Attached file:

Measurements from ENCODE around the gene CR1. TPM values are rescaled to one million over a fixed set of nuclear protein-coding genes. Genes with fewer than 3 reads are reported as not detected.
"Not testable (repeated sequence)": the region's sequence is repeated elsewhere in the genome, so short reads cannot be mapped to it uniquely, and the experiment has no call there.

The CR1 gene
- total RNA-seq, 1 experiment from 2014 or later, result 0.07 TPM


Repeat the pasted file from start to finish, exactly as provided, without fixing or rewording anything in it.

Measurements from ENCODE around the gene CR1. TPM values are rescaled to one million over a fixed set of nuclear protein-coding genes. Genes with fewer than 3 reads are reported as not detected.
"Not testable (repeated sequence)": the region's sequence is repeated elsewhere in the genome, so short reads cannot be mapped to it uniquely, and the experiment has no call there.

The CR1 gene
- total RNA-seq, 1 experiment from 2014 or later, result 0.07 TPM